James Hynde, fortified by several tots of whiskey, climbs up onto the roof of Parker Mews’ multi-storey car park and peers over the parapet. The game is up. The police will soon seize his millions, the Maserati, the London townhouse, and the Caribbean mansion on Windjammer Island.

Should he jump feet first or hold out his arms and topple over and over like a somersaulting gymnast? He closes his eyes…

View original post 72 more words

Move Closer?

A dilemma for those with grown-up children. Stevie asks the question many of us think about.

Stevie Turner

As we get older a question that often surfaces is … ‘should we move closer to our children?‘ (this could be changed to brothers, sisters, nieces or nephews for those who are not parents). It’s a tricky one indeed, and I’ve seen evidence that it doesn’t always turn out the way that was originally planned.

Sam and I are still thinking about whether to retire to the Isle of Wight. Neither of us want to be a burden to our sons or daughters-in-law, who are all at work during the week. The move is rather tempting, especially as we’ve found that some couples who moved closer to their children and grandchildren have now regretted it. Okay, it’s nice to have back-up in case of emergencies, but then again there’s the guilt at calling a relative out in the middle of the night or possibly feeling the relative’s resentment…

View original post 342 more words

Short Story – Island Magic

A lovely gentle and heartwarming tale from Stevie Turner. Just right for a sunny weekend.

Stevie Turner

Eddie tended to drift into whatever jobs were available that would pay the rent. He was young with no responsibilities, fit and strong, and wasn’t particularly fussed about what he did, just as long as there was a pay cheque at the end of the month. He had considered moving back to the mainland, but rather enjoyed the slower pace of life on the Island, and the perks of bikini-clad teenage girls slipping their phone numbers his way when their parents had strolled back to the Ocean Hotel for an afternoon siesta. The Island was in his blood; he felt an affinity for Sandown, but for the life of him he could not work out why.

So it was one afternoon that Eddie collected the last of the deckchairs on the beach, and turned his collar up against the fresh breeze blowing in from the English Channel. The summer season…

View original post 1,522 more words

Hitting the Wall

Reblogging this excellent short story from Stevie Turner. How to say a great deal, in so few words.

Stevie Turner

Many years ago in London’s East End there was a man who used to sit with paints and an easel and paint pictures of brick walls. Myself and friends would laugh at him and could not understand why he would want to do this. However, 55 years later he was the inspiration for the story below.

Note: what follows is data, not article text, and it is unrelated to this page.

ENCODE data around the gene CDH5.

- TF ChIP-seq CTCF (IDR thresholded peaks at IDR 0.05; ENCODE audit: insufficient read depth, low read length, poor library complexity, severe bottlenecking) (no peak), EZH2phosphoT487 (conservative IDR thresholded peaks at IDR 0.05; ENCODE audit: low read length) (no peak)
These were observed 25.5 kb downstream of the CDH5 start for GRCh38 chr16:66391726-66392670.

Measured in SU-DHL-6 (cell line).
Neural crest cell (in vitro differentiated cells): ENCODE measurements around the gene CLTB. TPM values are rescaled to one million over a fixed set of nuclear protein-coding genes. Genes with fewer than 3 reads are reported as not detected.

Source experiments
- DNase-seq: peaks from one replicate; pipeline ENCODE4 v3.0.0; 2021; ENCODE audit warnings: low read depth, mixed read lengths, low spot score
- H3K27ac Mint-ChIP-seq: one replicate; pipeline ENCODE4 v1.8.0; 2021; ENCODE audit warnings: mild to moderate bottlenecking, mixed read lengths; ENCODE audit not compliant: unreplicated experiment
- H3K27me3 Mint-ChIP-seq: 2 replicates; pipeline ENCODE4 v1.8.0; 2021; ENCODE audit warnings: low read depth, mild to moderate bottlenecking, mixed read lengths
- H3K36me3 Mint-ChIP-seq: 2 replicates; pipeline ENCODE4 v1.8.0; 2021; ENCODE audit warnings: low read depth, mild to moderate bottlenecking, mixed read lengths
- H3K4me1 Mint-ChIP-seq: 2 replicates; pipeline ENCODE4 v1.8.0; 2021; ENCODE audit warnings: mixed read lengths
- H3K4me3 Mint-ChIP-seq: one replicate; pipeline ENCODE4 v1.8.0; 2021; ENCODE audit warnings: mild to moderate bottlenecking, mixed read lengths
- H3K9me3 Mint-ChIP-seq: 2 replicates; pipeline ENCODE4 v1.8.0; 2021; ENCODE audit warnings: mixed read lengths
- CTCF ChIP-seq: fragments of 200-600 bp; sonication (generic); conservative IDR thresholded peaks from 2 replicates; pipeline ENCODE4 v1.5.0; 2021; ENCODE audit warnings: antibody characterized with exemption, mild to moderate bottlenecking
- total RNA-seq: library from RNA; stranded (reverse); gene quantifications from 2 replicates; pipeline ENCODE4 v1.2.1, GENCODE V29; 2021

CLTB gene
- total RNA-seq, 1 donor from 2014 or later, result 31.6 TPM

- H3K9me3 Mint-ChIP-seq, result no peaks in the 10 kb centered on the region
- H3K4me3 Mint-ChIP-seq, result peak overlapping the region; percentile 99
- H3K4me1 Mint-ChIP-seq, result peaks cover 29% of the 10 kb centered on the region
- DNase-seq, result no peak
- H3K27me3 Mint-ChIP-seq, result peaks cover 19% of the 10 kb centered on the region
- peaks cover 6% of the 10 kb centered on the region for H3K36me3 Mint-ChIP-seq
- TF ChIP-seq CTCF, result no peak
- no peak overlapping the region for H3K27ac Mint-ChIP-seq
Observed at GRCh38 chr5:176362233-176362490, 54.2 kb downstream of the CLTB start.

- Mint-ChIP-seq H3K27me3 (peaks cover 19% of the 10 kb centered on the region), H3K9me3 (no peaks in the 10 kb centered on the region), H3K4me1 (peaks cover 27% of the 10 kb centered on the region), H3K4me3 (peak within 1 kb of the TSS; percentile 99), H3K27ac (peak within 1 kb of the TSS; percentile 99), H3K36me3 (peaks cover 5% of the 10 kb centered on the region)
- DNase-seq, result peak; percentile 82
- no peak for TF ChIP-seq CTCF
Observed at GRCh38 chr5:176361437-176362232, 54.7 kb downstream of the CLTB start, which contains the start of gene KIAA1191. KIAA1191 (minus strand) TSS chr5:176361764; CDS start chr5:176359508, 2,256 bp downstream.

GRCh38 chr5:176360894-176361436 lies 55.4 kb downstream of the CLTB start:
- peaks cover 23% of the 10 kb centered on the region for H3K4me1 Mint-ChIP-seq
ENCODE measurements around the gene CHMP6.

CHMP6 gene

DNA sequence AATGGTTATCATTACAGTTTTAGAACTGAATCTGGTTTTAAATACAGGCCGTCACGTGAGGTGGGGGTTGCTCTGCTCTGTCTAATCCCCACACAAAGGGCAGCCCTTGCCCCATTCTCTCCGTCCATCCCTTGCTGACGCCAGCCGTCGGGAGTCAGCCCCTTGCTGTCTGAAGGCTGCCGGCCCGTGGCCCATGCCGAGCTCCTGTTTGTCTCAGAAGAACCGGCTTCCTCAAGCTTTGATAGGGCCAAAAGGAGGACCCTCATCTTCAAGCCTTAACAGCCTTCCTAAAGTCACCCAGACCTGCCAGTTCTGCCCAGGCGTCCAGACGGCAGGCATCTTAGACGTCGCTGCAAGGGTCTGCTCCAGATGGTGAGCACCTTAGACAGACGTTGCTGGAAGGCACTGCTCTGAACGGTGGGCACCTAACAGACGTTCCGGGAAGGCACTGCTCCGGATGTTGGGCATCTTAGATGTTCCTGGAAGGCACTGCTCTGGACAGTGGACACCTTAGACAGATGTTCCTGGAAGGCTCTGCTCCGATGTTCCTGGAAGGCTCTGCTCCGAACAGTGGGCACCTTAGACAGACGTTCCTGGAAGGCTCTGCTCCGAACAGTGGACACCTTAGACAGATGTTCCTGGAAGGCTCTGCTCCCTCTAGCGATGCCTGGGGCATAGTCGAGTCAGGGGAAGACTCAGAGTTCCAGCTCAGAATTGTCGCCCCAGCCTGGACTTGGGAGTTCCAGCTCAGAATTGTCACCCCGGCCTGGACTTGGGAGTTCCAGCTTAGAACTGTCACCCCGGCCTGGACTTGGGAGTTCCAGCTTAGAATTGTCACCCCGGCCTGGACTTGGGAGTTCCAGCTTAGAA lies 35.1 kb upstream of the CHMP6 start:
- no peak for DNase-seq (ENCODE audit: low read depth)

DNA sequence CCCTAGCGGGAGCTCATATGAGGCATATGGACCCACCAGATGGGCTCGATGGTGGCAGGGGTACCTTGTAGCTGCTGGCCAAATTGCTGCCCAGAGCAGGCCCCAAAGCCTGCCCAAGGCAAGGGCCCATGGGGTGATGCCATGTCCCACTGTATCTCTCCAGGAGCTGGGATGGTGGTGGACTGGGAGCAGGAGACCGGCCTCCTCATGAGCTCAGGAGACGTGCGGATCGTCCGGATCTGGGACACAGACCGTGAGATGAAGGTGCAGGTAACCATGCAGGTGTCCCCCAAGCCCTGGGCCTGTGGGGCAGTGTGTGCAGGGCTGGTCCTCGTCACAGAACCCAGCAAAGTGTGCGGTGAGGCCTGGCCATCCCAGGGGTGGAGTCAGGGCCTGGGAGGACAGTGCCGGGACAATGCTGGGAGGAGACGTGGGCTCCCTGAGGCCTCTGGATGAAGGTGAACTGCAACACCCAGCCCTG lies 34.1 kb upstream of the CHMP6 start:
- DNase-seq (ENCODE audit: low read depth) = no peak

Hitting the Wall

Copyright Stevie Turner 2022

There he was again. Janet tagged along behind her older sisters and their friend, each one pumped up with a confidence and bravado that can only come from being part of a clique. The shabbily dressed man wearing a frayed black overcoat ignored the girls’ gibes and carried on creating a replica of the wall in front of him.

“Why are you painting stupid bricks?” Eloise peered over the man’s shoulder. “That’s a really boring picture.”

Patsy gave the man a dig in the arm with…

View original post 794 more words

Book Review: His Ladyship by Stevie Turner

A fellow blogger and published author, Stevie Turner has published many books and novellas in different genres.

I recently bought a Kindle copy of her latest novel, ‘His Ladyship’, and read it in two sessions.
This will be my 5-star review on Amazon.

***No spoilers***

This is the story of Norman, growing up feeling he is misgendered as part of a family where such things are neither tolerated, nor discussed. The family dynamic is established early on, with Norman being spoilt as the youngest, and having a difficult relationship with his older siblings. This becomes worse when he starts to openly question his sexual identitiy, which is met with a mixture of disappointment and scorn.

His reaction is to withdraw. He stops going to school, then never bothers to find a job. To the outrage of his brothers and sisters, he is mollycoddled by a widowed mother determined to do everything for him. And he lets her. Growing older, and becoming very fat, he spends all of his time in his bedroom, acting out his fantasy of being a woman. Wanting to become Norma, instead of Norman.

In this book we follow his journey to that transition, right up to date with the Covid-19 pandemic lockdowns. Despite some detailed medical information, there is nothing overtly sexual or salacious in this book.

From the start, Norman is very much an unsympathetic character. He is hard to like, selfish, uncaring, and shows little regard for his mother as she grows old, wearing herself out caring for him. When his siblings arrive to berate him for his behaviour, their mother defends him, and Norman locks himself away in his room, refusing to face any criticism.

Once he begins to cross-dress, to stick by his determination to be called Norma, and seek gender reassignment surgery, he has to deal with the lack of understanding from his confused mother, and outright hostility and humiliation from some family members. But that very determination changing Norman into Norma also alters his personality, making him kinder, and allowing him to break free of his room into the outside world.

The world he chooses to explore is the London LGBTQ scene, where he is startled to find acceptance, friendship, and eventually, a temporary job. From this point on, Norma begins to finally grow up, despite already being in her late fifties.

This is a story exploring one person’s difficult experience to be accepted for what she has always believed she was. Facing counselling, painful surgery, and long years of waiting.

I finished the book really liking Norma, and rooting for her to find peace and happiness.